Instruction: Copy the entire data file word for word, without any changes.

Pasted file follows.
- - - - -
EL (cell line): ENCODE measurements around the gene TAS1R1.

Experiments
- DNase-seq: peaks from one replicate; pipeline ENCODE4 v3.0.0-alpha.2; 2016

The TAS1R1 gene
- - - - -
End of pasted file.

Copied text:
EL (cell line): ENCODE measurements around the gene TAS1R1.

Experiments
- DNase-seq: peaks from one replicate; pipeline ENCODE4 v3.0.0-alpha.2; 2016

The TAS1R1 gene